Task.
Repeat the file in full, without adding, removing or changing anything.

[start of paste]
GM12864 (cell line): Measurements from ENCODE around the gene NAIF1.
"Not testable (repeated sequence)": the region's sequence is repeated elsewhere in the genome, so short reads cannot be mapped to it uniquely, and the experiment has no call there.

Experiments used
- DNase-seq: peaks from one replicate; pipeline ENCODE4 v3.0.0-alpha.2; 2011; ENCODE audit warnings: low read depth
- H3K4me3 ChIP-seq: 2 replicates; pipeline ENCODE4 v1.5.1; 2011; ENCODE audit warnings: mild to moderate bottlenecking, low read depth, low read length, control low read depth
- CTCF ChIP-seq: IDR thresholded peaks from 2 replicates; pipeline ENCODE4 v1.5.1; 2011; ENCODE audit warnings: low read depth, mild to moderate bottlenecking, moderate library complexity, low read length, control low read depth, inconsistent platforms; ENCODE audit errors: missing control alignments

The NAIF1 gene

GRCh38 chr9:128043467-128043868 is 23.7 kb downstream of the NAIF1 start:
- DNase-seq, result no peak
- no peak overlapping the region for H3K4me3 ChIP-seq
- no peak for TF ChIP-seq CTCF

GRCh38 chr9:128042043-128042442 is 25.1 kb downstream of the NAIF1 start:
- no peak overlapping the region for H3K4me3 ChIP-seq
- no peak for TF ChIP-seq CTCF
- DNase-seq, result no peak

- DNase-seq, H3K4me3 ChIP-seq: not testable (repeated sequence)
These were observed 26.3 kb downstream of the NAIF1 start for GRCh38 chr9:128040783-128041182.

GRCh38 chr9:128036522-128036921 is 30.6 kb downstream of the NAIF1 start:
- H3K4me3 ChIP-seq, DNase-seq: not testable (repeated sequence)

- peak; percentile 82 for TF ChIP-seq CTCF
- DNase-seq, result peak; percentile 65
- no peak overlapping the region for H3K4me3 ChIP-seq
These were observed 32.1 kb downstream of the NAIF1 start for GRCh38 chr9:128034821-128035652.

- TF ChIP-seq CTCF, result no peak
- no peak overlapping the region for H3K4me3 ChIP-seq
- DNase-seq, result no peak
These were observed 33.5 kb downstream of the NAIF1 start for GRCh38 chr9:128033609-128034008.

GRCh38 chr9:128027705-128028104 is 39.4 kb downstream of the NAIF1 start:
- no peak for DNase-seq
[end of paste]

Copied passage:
GM12864 (cell line): Measurements from ENCODE around the gene NAIF1.
"Not testable (repeated sequence)": the region's sequence is repeated elsewhere in the genome, so short reads cannot be mapped to it uniquely, and the experiment has no call there.

Experiments used
- DNase-seq: peaks from one replicate; pipeline ENCODE4 v3.0.0-alpha.2; 2011; ENCODE audit warnings: low read depth
- H3K4me3 ChIP-seq: 2 replicates; pipeline ENCODE4 v1.5.1; 2011; ENCODE audit warnings: mild to moderate bottlenecking, low read depth, low read length, control low read depth
- CTCF ChIP-seq: IDR thresholded peaks from 2 replicates; pipeline ENCODE4 v1.5.1; 2011; ENCODE audit warnings: low read depth, mild to moderate bottlenecking, moderate library complexity, low read length, control low read depth, inconsistent platforms; ENCODE audit errors: missing control alignments

The NAIF1 gene

GRCh38 chr9:128043467-128043868 is 23.7 kb downstream of the NAIF1 start:
- DNase-seq, result no peak
- no peak overlapping the region for H3K4me3 ChIP-seq
- no peak for TF ChIP-seq CTCF

GRCh38 chr9:128042043-128042442 is 25.1 kb downstream of the NAIF1 start:
- no peak overlapping the region for H3K4me3 ChIP-seq
- no peak for TF ChIP-seq CTCF
- DNase-seq, result no peak

- DNase-seq, H3K4me3 ChIP-seq: not testable (repeated sequence)
These were observed 26.3 kb downstream of the NAIF1 start for GRCh38 chr9:128040783-128041182.

GRCh38 chr9:128036522-128036921 is 30.6 kb downstream of the NAIF1 start:
- H3K4me3 ChIP-seq, DNase-seq: not testable (repeated sequence)

- peak; percentile 82 for TF ChIP-seq CTCF
- DNase-seq, result peak; percentile 65
- no peak overlapping the region for H3K4me3 ChIP-seq
These were observed 32.1 kb downstream of the NAIF1 start for GRCh38 chr9:128034821-128035652.

- TF ChIP-seq CTCF, result no peak
- no peak overlapping the region for H3K4me3 ChIP-seq
- DNase-seq, result no peak
These were observed 33.5 kb downstream of the NAIF1 start for GRCh38 chr9:128033609-128034008.

GRCh38 chr9:128027705-128028104 is 39.4 kb downstream of the NAIF1 start:
- no peak for DNase-seq